So, you’ve lost your iguana. What should you do, besides getting upset and blaming yourself?
First, keep in mind that this happens to a lot of us, mostly because we didn’t prepare properly, NOT because
we are bad owners or because we didn’t care. Click here for a lost
iguana story that has a good ending.
The first thing to do is take a few deep breaths and think rationally. Looking around frantically won’t help much at all.
The second is to remember that iguanas usually don’t go that far. Search your house first. Iguanas can get into surprisingly small and “unreachable spots” even when they are big. Search one room at a time, and check everything. Look behind curtains and feel the curtains, on shelves in the closet, under the bed, under the covers on the bed, etc. When you have thoroughly checked a room, close the door and stuff a towel underneath the door if your iguana is small enough to squeeze under the door. This way, your iguana won’t travel from room to room while you are looking for it. Then, go back and check the rooms again.
Don’t forget to search cold places. Iguanas are regularly found as igcicles, because they apparently don’t care if the spot they like is cold or not ;-) Once you find your iguana, if it is cold, slowly warm it up and give it food and water. Most iguanas that are lost inside generally don’t suffer any major problems from being lost (at the most, being cold and a bit dehydrated).
If your iguana is lost outside, then you have a bigger task ahead of you. The best thing to do is get some friends to help, and to break down your search area. If you take it section by section, it will be a bit more manageable.
Iguanas blend in, like they are supposed to do. What may seem like a bright green iguana can instantly look like bark and dull green leaves. Start by looking in the warmer areas…on a wall (igs can climb brick), on a roof, on some sunny thing like an air conditioner. Even on a chilly day the ig can get warm if it is sunny enough. The best times to look are mid to late morning and mid afternoon. This is because it provides the best sun along with some good cover by vegetation.
It can be easier to wait until you see the iguana, rather than actively looking. Just stand, let your eyes go out of focus a bit, and your brain will do the sorting. The ig will stand out suddenly. If you don’t see it, go on to the next section that you had mapped out.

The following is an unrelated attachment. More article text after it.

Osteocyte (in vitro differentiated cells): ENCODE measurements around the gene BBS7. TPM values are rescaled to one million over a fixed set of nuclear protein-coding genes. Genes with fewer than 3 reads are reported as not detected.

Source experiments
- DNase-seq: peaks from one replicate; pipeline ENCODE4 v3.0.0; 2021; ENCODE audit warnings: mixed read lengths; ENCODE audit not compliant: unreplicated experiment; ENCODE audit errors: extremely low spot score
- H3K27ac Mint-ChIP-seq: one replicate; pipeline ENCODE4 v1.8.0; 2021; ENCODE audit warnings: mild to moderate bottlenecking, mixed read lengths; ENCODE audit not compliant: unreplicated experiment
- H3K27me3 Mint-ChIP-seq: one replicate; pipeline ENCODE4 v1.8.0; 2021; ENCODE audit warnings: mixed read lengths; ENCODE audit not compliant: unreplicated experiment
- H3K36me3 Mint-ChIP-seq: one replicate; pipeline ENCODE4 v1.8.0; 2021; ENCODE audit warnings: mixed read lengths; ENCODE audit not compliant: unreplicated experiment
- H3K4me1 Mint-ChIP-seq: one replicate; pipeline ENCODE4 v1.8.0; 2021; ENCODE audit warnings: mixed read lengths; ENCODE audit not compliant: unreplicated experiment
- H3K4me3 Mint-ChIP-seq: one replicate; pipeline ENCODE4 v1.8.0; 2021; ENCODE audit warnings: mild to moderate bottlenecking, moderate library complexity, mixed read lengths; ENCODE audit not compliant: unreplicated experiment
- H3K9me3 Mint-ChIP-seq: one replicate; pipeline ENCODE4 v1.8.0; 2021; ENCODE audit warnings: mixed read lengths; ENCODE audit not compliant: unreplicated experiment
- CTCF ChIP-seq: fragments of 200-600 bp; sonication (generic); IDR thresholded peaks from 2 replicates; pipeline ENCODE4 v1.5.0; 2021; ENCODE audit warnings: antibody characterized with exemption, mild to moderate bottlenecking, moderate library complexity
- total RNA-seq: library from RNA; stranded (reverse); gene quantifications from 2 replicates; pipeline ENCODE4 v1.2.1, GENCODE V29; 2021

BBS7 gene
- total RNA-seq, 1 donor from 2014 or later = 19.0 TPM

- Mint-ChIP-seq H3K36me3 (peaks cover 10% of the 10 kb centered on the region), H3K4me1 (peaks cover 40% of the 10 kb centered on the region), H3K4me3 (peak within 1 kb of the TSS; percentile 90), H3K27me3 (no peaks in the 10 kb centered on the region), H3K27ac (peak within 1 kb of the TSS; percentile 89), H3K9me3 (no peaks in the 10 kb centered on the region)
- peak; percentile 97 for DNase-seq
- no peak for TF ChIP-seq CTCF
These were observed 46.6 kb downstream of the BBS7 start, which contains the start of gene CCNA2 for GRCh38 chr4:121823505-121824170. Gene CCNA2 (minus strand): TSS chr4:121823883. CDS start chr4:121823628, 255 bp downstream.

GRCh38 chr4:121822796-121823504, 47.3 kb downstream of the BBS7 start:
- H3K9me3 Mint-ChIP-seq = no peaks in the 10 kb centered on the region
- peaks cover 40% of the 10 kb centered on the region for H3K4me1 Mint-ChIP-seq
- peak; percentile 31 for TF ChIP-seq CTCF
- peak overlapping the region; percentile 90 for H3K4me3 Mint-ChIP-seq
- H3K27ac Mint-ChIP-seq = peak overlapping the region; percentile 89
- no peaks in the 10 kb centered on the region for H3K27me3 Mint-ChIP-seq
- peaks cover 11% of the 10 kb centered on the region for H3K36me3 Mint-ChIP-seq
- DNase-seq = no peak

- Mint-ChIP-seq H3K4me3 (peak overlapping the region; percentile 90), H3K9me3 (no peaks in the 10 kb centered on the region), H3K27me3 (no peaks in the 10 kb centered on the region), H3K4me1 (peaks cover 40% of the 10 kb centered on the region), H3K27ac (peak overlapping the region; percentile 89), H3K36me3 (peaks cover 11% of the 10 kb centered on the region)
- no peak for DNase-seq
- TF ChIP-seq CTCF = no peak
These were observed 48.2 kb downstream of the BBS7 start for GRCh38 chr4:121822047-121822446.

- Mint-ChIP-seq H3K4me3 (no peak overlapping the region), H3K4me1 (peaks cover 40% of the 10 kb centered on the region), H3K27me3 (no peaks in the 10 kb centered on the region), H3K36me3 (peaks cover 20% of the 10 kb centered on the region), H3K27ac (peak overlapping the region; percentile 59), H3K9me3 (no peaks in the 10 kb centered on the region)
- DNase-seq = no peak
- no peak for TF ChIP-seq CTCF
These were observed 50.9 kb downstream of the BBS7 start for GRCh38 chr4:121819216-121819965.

Looking at night can work. Bring a strong flashlight, and flash it on the branches to look for sleeping iguanas. Mostly, they just give you a dirty look and go back to sleep instead of bolting. They show up fairly well when searched for in this manner.
Once you do find them, bring them in and slowly warm them up and give food and water. Serious dehydration needs veterinary care (lift their skin…does it fall back slowly? If so, they are really dehydrated.), or if they have cuts or other wounds.
Iguanas can withstand severe temperatures providing they were healthy when they were lost. Don’t despair if things seem bad, because they can have a happy ending like Prim's story did.
Make sure you contact the local animal shelters/humane societies, police, local veterinarians, post signs up wherever they might be seen. Someone can spot it and call you up to report it.
So, your Iguana is lost? Here are some things to put in your reward flyer:
1. Photo of an iguana. When I lost my
iguana, I didn’t have any good photos, so I asked to use the photo of a friend’s iguana. That is because no one is going to look at an iguana they found and say “Oh, it doesn’t look like that iguana”. Any picture is better than none.
2. Place last seen. Put where the iguana was seen last. I also wrote that if you see it, pick it up by its body and not its tail, or to call me and I will come get it.
3. Reward amount. There is nothing like money to motivate people. Just make sure that you have the amount in cash in case they do come up with your iguana.
4. Contact information. Make sure you leave your phone number, address, and name.
5. Noticeable. You want to make sure people see the reward flyer. I used two different types. The first, that you see here, was on white paper with blocks of purple, and thick black print, plus a color photo of the iguana. This was expensive, so I only printed about a dozen of those. The rest I ran off on neon copy paper in black ink only. I put the “nice” ones where the iguana was most likely to be seen (see how to find a lost iguana), and I used the others to stuff in mailboxes and
hand out to people I saw walking by.